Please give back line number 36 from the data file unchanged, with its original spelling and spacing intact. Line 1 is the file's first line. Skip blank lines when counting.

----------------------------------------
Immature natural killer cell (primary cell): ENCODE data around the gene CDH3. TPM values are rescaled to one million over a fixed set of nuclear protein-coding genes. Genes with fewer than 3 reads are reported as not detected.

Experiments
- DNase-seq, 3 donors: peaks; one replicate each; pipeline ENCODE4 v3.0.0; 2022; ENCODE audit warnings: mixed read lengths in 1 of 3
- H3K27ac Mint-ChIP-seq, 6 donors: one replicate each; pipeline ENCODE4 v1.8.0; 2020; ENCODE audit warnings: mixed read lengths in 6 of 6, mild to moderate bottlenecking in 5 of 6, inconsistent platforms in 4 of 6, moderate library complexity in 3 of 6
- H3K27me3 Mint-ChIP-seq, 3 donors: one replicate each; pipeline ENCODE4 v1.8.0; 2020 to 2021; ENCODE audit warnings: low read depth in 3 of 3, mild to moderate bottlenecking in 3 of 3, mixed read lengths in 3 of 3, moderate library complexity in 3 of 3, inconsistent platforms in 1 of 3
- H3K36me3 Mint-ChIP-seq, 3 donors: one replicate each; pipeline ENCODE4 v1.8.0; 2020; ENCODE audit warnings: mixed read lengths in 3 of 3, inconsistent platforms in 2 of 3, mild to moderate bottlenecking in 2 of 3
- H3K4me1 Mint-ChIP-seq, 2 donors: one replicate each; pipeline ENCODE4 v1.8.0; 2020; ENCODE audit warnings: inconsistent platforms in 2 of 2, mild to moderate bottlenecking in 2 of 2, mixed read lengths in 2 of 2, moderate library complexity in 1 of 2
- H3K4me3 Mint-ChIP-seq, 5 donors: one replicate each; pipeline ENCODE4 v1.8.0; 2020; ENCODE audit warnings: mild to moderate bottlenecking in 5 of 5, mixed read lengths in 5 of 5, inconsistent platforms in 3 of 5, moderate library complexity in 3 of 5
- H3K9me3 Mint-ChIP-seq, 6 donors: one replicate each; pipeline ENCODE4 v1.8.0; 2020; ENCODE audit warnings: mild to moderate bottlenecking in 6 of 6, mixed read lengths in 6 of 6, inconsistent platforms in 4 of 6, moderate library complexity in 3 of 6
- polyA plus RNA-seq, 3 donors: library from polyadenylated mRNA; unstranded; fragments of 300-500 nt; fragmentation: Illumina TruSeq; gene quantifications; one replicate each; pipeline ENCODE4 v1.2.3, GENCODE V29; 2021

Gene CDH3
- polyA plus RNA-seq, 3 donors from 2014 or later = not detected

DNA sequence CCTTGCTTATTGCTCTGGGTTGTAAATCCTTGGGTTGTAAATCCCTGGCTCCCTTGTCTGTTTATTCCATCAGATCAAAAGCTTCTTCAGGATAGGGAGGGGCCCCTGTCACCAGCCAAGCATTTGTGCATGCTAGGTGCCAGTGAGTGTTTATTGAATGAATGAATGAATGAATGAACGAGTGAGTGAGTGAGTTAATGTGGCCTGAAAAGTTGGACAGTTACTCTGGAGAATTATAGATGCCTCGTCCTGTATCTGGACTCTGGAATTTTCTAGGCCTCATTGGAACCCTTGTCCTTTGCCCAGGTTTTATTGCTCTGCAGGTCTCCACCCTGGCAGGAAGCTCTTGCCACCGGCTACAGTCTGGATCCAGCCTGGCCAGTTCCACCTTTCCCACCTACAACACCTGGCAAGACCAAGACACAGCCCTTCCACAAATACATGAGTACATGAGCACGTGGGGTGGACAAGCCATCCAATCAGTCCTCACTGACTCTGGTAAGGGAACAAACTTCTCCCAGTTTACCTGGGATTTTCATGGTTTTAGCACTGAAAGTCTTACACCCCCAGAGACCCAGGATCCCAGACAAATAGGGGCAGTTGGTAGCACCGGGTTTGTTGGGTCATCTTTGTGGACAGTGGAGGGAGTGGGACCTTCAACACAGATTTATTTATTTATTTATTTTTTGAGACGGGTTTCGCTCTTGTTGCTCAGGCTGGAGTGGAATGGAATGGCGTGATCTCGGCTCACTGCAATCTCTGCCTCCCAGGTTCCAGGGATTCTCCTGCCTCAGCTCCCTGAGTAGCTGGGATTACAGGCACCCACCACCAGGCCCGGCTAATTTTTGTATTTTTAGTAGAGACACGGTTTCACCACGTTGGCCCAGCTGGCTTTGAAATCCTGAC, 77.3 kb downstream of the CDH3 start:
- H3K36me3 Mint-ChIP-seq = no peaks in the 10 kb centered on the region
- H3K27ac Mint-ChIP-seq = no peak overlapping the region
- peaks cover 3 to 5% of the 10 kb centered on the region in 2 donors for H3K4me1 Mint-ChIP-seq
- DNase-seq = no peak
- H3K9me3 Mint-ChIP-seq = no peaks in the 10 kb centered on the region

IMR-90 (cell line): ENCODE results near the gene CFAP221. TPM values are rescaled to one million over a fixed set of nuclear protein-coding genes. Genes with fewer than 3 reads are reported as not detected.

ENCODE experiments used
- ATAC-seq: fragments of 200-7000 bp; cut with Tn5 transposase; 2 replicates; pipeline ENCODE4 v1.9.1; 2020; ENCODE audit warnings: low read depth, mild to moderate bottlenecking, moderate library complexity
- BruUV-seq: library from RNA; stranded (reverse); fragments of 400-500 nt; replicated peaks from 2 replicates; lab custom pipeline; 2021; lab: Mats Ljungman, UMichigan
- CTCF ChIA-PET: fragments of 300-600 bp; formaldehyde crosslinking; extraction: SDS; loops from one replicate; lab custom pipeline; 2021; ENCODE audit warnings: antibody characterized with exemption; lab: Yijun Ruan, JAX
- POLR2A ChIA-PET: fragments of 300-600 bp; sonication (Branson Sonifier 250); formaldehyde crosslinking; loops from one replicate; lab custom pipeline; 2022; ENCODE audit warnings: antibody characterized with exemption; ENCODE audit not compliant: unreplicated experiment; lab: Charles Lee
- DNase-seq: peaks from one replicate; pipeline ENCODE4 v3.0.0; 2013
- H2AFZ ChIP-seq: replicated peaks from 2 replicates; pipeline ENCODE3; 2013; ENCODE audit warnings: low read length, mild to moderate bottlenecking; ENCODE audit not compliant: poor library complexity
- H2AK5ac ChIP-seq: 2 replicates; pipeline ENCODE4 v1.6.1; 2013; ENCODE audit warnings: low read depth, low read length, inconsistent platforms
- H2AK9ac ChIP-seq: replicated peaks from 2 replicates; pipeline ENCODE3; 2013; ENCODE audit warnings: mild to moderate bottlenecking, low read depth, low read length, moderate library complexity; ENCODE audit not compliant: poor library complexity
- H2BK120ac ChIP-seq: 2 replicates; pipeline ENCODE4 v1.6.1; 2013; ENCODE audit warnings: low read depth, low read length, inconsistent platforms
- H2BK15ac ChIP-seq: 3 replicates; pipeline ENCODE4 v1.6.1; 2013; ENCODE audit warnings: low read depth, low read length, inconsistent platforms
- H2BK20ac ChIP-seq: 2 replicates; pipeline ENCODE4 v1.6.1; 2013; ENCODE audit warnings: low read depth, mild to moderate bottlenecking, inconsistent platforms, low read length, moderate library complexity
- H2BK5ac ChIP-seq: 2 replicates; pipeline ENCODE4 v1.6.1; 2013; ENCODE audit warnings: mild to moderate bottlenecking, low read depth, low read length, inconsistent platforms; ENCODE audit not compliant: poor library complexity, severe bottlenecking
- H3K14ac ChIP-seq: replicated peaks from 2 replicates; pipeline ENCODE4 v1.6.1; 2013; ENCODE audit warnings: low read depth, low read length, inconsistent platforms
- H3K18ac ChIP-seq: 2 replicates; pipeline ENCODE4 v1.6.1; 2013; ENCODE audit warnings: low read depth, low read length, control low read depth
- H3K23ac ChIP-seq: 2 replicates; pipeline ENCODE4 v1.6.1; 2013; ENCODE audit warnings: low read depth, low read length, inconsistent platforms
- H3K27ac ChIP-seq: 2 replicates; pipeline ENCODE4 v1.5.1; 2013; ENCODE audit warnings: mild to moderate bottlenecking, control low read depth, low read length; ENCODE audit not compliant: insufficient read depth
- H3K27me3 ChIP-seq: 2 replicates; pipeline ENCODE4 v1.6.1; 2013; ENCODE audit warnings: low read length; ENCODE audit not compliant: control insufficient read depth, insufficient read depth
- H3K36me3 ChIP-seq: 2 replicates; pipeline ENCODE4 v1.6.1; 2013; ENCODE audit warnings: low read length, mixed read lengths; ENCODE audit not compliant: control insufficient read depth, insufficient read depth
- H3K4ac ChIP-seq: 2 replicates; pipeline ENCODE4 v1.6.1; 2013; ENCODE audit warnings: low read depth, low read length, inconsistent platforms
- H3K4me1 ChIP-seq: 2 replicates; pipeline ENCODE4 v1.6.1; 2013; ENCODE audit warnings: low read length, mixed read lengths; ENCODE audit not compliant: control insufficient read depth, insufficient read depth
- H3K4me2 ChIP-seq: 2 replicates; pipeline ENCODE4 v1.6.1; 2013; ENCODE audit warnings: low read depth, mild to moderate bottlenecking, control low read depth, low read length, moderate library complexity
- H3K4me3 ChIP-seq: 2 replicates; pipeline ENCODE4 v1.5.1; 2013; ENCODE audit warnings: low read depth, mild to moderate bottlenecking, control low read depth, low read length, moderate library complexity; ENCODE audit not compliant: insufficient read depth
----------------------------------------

- H3K27ac ChIP-seq: 2 replicates; pipeline ENCODE4 v1.5.1; 2013; ENCODE audit warnings: mild to moderate bottlenecking, control low read depth, low read length; ENCODE audit not compliant: insufficient read depth